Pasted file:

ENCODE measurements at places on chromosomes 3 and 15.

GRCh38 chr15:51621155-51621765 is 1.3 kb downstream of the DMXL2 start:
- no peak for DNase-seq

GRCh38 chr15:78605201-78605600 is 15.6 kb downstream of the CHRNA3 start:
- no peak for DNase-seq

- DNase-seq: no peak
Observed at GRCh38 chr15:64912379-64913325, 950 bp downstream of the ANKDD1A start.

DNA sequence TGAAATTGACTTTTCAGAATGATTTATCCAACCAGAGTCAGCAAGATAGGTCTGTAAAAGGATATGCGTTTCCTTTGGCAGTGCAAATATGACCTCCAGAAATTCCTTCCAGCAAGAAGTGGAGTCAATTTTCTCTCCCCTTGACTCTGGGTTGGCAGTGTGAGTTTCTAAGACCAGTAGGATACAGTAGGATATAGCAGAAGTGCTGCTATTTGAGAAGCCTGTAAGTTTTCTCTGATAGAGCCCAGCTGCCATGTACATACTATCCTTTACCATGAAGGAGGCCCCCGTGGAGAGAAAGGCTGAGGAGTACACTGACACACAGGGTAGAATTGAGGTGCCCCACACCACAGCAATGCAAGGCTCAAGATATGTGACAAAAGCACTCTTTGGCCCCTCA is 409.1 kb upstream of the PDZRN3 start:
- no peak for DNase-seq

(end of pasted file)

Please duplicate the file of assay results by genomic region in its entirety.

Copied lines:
ENCODE measurements at places on chromosomes 3 and 15.

GRCh38 chr15:51621155-51621765 is 1.3 kb downstream of the DMXL2 start:
- no peak for DNase-seq

GRCh38 chr15:78605201-78605600 is 15.6 kb downstream of the CHRNA3 start:
- no peak for DNase-seq

- DNase-seq: no peak
Observed at GRCh38 chr15:64912379-64913325, 950 bp downstream of the ANKDD1A start.

DNA sequence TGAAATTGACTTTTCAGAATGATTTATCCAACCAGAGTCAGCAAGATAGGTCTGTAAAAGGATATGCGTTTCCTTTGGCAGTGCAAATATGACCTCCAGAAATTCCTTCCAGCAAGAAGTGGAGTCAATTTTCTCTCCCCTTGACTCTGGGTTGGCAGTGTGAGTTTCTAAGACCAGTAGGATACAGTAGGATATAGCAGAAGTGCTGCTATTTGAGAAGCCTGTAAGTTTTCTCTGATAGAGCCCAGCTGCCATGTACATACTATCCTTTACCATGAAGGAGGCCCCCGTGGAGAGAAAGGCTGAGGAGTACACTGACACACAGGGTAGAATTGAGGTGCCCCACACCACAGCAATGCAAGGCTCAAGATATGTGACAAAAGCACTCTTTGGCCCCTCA is 409.1 kb upstream of the PDZRN3 start:
- no peak for DNase-seq